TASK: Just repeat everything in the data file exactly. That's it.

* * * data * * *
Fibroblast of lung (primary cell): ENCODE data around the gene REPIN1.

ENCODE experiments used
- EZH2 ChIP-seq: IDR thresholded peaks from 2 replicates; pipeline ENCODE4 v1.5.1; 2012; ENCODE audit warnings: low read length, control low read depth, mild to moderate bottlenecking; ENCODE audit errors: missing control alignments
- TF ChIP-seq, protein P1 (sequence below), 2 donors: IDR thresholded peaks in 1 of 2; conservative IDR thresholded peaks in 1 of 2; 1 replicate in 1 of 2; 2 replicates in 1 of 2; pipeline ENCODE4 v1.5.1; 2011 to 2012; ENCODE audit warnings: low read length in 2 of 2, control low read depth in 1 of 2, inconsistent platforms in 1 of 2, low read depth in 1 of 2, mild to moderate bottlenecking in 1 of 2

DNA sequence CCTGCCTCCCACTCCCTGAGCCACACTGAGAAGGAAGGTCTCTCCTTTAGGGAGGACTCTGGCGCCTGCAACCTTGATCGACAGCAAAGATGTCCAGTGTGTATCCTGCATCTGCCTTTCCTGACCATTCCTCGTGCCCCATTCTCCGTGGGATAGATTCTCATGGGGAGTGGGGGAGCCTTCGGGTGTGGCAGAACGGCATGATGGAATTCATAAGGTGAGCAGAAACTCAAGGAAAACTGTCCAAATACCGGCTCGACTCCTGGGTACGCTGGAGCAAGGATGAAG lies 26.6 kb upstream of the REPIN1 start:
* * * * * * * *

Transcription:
Fibroblast of lung (primary cell): ENCODE data around the gene REPIN1.

ENCODE experiments used
- EZH2 ChIP-seq: IDR thresholded peaks from 2 replicates; pipeline ENCODE4 v1.5.1; 2012; ENCODE audit warnings: low read length, control low read depth, mild to moderate bottlenecking; ENCODE audit errors: missing control alignments
- TF ChIP-seq, protein P1 (sequence below), 2 donors: IDR thresholded peaks in 1 of 2; conservative IDR thresholded peaks in 1 of 2; 1 replicate in 1 of 2; 2 replicates in 1 of 2; pipeline ENCODE4 v1.5.1; 2011 to 2012; ENCODE audit warnings: low read length in 2 of 2, control low read depth in 1 of 2, inconsistent platforms in 1 of 2, low read depth in 1 of 2, mild to moderate bottlenecking in 1 of 2

DNA sequence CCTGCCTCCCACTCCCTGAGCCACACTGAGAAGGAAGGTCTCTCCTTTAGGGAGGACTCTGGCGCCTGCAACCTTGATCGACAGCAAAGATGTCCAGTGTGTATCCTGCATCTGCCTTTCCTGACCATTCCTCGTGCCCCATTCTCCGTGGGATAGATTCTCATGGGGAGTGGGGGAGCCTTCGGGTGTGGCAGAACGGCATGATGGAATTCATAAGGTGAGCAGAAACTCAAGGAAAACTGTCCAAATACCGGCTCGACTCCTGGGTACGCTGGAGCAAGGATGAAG lies 26.6 kb upstream of the REPIN1 start: